How to Fix the Heater in a Ford Expedition

by Chris Moore

A Ford Expedition heater that isn't not working properly can create a number of problems with the heating system. The biggest problem is a bad heater core, but replacing it is a long process that includes dismantling the Expedition's dashboard. There are other steps you can take to try to fix the heating system first, especially if the heater core is not the problem.

Troubleshooting the System

Disconnect the Expedition's power supply before working on the heating system by unplugging the negative battery cable. Drain the cooling system, removing the drain plug at the radiator and then the engine block, letting the coolant pour into a clean container.

Inspect all pipes and lines in the heating system and replace any that are cracked, brittle or leaking. The lines are connected with quick connect fittings, so press on the taps to release them. Use new seals or O-rings when connecting the new hoses.

Replace the thermostat if it is stuck in either the open or closed position. To remove it, remove all hoses from the thermostat housing with a ratchet wrench or pliers, disconnect the upper mounting bracket for the power steering reservoir and remove the mounting bolts for the thermostat housing with the ratchet.

Replace the coolant if it is old or contaminated.

Clean out leaves, bugs and other debris from the condenser. This can be done with a fin comb or compressed air.

Flush out the heater core if one of the heater hoses is cool. Disconnect the hoses at the firewall and run water from a garden hose into the core through the opening. If there is still no heat circulation after you reconnect the hoses, disconnect the hoses completely and flush them.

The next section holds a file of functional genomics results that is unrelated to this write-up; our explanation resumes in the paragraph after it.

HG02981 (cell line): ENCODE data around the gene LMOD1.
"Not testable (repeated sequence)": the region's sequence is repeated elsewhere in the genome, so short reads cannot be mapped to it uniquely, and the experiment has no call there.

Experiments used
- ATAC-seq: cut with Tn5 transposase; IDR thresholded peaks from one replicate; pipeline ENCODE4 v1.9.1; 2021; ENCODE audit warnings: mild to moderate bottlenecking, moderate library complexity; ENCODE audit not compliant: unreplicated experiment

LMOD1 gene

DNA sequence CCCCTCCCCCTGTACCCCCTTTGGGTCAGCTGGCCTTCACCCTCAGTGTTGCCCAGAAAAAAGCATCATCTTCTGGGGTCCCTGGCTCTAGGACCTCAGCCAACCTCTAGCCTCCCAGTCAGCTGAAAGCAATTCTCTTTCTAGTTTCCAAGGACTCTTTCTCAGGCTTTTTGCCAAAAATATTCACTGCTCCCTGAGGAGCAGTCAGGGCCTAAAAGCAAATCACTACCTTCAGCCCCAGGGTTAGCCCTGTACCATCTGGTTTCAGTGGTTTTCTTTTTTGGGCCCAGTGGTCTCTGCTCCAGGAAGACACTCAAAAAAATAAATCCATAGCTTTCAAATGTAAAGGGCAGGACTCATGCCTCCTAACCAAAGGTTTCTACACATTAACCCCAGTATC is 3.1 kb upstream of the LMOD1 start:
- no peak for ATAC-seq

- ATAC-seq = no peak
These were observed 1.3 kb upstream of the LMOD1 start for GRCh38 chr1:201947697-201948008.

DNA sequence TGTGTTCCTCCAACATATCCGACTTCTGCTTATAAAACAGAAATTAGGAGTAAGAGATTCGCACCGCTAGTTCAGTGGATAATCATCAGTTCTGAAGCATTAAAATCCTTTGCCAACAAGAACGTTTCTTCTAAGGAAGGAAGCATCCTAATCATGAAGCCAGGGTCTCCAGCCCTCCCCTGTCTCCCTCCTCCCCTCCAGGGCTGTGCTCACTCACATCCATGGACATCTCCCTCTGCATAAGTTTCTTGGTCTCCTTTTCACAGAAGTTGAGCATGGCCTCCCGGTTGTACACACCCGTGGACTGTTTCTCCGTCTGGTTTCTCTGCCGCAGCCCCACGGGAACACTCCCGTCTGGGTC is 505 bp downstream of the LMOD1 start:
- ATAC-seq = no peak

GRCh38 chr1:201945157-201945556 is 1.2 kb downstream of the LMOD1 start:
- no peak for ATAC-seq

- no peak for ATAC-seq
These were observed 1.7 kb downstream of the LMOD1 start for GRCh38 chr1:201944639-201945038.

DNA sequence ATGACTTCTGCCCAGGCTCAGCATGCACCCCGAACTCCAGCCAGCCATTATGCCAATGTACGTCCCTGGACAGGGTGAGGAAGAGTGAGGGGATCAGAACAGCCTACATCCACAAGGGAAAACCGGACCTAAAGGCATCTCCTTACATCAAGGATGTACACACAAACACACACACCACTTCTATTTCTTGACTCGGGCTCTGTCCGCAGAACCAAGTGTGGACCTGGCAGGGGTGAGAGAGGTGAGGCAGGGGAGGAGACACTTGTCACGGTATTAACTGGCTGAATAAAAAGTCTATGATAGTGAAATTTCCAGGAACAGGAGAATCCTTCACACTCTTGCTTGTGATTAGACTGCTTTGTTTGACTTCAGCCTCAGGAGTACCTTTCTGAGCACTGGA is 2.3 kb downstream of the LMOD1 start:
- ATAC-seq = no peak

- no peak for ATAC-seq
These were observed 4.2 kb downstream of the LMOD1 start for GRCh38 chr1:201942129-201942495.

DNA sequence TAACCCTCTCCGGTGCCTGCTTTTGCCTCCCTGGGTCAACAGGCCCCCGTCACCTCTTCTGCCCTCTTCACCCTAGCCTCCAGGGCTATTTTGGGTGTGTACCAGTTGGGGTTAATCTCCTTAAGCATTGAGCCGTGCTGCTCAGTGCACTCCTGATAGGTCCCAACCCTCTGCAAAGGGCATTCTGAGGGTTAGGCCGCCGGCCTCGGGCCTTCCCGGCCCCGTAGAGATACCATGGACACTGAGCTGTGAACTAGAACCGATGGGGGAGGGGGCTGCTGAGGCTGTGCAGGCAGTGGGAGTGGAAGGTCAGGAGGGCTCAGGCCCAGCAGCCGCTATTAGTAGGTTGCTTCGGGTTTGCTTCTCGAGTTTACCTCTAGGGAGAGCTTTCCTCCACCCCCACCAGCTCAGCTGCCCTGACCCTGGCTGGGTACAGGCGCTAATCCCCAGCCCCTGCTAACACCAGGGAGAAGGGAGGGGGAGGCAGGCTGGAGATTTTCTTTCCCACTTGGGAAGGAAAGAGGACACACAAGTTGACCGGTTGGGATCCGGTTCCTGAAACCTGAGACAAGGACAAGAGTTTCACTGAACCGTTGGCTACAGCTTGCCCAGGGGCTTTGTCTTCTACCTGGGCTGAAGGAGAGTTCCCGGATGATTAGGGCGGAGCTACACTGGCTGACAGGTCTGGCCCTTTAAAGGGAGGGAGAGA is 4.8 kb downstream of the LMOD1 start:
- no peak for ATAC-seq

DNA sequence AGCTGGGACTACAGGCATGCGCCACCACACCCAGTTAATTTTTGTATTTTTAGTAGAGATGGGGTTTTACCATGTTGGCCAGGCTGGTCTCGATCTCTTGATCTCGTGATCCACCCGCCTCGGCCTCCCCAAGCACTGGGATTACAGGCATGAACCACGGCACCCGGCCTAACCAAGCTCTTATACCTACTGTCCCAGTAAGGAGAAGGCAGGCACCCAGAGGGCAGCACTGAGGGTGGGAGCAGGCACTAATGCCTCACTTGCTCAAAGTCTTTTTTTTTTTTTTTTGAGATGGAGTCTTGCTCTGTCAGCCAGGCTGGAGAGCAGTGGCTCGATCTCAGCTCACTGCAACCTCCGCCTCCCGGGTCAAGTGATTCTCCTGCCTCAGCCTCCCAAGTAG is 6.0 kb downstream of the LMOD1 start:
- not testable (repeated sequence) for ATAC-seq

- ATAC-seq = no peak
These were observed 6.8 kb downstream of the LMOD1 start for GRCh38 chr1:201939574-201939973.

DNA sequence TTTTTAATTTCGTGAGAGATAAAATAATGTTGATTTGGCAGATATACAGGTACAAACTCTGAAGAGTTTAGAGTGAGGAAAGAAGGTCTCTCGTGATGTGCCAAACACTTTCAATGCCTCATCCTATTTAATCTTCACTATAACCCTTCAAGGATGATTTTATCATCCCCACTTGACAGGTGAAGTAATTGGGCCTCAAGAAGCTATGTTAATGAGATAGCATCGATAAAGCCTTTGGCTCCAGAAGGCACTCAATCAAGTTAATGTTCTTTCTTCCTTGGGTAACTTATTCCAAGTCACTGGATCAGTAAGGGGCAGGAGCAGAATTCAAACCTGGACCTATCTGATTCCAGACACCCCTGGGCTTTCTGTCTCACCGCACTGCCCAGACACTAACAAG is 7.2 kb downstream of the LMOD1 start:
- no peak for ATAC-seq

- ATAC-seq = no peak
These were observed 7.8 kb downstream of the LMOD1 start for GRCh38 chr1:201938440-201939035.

Heater Core

Have the air conditioning system discharged. Because you are dealing with refrigerant contained at a very high pressure, this must be done by a professional at a dealer service shop or air conditioning shop.

Remove the instrument panel (dashboard) from the vehicle. With the steering wheel in the "Lock" position, pry off all scuff plates, kick panels, trim panels and center console. Disconnect all ground cables and electrical connectors. Remove the passenger airbag and pry out the defroster grilles, then remove all screws mounting the panel and lift the panel out with an assistant's help.

Disconnect the heater hoses and the evaporator lines at the firewall by squeezing the connectors' plastic tabs, then plug the open lines with rubber. Disconnect the main vacuum line and remove the demister tube, which looks like a vacuum tube with a square, bristled end.

Unscrew the screws holding the bracket above the heater core housing and remove the bracket. Take off the heater core cover by removing its screws, then pull the core out, making sure you don't tear the foam material surrounding it.

Install the new heater core into the housing, making sure the foam material is intact. Place the cover and bracket back on the core and reapply the mounting screws.

Reconnect all the lines to the firewall, using new retainers and O-rings on the connectors. Reinstall the entire instrument panel, refill the coolant, connect the battery system and have the air conditioner recharged.


  • check The thermostat is probably stuck open if the Expedition's engine takes a long time to heat up. It is likely stuck closed if the engine is hot but the lower radiator hose is cool.
  • check Signs that the heater core is bad include coolant leaking and pooling into the passenger floorboard, a sweet smell emanating from the vehicle and smoke coming from the vents.

Items you will need


About the Author

Chris Moore has been contributing to eHow since 2007 and is a member of the DFW Writers' Workshop. He received a Bachelor of Arts in journalism from the University of Texas-Arlington.

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Photo Credits

  • photo_camera car heater vent image by robert mobley from